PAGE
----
That’s my best aggregated layman’s description for the 1 vs 2 TB3 ports.

  • As much as I would like to say more positive news about this unit the only problem is not related to the unit itself but to FCP X in using this item. As of the latest update 10.4.8. FCP X renders this unit useless. If you go to the actual Apple forums and type in eGPU you will get a huge amount of postings about why Apple still hasn’t fixed the problem. In 10.4.7 this unit screamed speed as I had the FX 650 and a Vega 56 card also. It was amazing. The new update comes out…new problems. So again I want to point out that this unit is amazing for what it was intended to do but as for the moment FCP X doesn’t allow it to be recognized or used. On a side note. It can be used with Premier Pro, and Divinci Resolve (both versions). Premier already is a dog (I even have the brand new maxed out 8-core 16″ MBP) and Premier still has lag and render speed issues.

    • That’s a shame and upsetting that FCP X and macOS are not utilizing eGPUs as Apple was saying that they would. The eGPU is the whole reason why the Mac mini could be a serious desktop. With this limitation, though, prosumers are left with few options and none of them with an upgrade path like a PC. GPUs have been advancing so quickly that being able to upgrade the GPU for prosumers really is a huge benefit. I really hope that Apple figures out a way to make this whole eGPU situation better.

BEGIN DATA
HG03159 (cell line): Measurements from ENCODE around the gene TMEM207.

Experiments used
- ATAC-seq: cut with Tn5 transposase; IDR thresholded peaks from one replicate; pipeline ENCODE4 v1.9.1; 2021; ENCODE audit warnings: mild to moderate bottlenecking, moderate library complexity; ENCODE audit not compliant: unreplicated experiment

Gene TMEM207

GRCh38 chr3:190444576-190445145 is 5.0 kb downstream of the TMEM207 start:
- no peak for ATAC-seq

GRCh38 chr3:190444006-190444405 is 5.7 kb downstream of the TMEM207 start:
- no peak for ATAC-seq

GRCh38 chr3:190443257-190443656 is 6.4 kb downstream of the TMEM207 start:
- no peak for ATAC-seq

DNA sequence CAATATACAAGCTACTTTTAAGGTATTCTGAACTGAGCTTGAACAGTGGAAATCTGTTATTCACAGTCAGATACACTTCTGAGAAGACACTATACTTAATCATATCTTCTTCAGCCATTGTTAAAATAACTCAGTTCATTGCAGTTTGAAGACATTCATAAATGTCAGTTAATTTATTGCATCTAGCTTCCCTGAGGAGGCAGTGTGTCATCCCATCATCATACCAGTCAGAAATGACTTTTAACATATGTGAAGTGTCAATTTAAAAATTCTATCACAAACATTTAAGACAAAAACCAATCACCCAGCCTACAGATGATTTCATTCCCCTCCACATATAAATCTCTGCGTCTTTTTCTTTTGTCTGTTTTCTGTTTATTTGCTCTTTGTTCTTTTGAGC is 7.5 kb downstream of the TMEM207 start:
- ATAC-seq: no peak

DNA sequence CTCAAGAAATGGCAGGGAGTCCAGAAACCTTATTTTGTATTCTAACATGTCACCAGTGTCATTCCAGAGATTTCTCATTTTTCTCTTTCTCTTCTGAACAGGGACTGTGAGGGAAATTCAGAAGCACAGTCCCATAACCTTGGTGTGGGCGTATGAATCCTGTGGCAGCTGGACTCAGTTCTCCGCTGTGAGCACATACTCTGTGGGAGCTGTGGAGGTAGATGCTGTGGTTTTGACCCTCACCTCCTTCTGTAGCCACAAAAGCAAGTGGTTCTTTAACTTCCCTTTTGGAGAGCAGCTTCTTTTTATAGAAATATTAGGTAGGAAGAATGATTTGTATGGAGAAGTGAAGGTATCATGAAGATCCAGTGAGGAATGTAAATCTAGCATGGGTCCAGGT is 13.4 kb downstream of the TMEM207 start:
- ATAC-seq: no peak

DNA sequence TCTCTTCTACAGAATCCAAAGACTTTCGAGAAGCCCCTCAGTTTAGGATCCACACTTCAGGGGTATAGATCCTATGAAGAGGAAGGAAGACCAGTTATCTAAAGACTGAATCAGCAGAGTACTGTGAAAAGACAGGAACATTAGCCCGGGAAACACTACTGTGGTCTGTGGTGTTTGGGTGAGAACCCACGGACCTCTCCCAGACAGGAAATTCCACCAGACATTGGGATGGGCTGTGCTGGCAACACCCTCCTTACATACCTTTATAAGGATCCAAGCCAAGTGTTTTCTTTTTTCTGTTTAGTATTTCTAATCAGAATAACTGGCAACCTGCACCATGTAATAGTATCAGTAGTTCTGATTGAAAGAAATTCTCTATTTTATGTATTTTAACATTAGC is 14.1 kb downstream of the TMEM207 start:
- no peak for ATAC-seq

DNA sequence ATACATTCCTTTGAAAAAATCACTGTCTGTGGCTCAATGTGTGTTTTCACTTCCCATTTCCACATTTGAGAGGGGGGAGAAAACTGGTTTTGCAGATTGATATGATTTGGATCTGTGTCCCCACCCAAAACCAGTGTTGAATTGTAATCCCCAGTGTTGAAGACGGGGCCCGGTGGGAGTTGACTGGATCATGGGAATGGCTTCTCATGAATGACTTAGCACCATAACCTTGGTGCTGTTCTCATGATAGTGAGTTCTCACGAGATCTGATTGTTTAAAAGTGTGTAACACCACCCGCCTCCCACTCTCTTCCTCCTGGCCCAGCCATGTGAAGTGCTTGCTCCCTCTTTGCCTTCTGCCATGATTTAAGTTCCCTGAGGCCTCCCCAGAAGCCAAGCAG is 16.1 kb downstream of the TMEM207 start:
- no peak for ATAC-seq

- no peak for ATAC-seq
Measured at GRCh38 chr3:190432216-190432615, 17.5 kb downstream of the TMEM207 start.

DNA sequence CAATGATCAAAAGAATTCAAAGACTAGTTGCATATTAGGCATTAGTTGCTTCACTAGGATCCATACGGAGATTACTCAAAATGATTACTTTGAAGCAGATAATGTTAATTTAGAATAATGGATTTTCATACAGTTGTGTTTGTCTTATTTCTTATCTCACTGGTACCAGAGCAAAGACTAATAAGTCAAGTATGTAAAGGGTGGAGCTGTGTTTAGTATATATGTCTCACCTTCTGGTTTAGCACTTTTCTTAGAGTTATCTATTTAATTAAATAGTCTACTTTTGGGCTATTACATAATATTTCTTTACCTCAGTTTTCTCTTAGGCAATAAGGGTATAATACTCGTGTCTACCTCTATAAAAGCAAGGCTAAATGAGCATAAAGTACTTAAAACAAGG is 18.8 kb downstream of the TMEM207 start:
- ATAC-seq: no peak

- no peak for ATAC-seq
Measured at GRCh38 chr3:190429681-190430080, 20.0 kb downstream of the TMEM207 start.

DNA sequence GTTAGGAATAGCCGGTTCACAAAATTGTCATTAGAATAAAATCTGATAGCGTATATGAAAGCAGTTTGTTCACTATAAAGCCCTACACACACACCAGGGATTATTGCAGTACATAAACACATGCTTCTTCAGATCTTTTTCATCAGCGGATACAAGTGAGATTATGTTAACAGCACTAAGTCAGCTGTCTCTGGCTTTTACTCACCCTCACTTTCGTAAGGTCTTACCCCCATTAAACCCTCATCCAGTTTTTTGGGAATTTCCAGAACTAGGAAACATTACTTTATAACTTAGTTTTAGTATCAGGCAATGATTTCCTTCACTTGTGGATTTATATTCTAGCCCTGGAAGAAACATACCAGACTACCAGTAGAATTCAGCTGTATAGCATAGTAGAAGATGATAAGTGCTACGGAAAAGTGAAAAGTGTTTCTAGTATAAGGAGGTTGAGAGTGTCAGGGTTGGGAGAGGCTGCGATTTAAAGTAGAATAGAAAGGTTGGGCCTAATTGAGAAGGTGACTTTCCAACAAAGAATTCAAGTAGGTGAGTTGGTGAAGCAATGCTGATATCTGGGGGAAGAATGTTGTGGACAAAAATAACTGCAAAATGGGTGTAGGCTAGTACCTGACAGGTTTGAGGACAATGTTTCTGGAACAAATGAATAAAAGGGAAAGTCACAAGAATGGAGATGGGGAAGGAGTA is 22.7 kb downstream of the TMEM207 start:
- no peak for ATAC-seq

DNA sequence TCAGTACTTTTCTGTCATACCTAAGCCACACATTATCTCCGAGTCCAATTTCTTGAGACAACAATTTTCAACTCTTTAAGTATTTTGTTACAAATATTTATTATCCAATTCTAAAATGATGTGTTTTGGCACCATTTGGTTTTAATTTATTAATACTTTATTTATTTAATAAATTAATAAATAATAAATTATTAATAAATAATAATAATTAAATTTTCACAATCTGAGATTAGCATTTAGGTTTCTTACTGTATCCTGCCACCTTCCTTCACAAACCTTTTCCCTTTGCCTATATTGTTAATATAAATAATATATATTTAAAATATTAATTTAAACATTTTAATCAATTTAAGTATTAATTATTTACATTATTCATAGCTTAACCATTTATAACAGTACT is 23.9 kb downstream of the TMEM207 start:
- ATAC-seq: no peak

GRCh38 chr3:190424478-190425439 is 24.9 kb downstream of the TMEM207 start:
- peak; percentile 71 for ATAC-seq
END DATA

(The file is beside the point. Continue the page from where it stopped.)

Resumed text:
• Hello whoever reads this,
    I’m running and (24″,early 2009 IMac), 10.11.6 El Capitan, Processor: 2.93 GHz Intel Core 2 Duo
    Memory: 8 GB 1067 MHz DDR3
    Graphics: NVIDIA GeForce GT 120 256 MB…Now for the past year I’ve been playing with Blender 2.79 and it’s slow do you have any advice about an eGPU or do I need to buy another newer computer?

    Sincerely please help,

    RM Roche

  • It really only helps for very few tasks from my experience. I had a 56 Vega on a 16 MacBook Pro 15”. DaVinci would often be just as quick with the internal graphics card. The thunderbolt 3 cable unfortunately is the limiting factor. Do some more research online and you will find sillier results once you look close.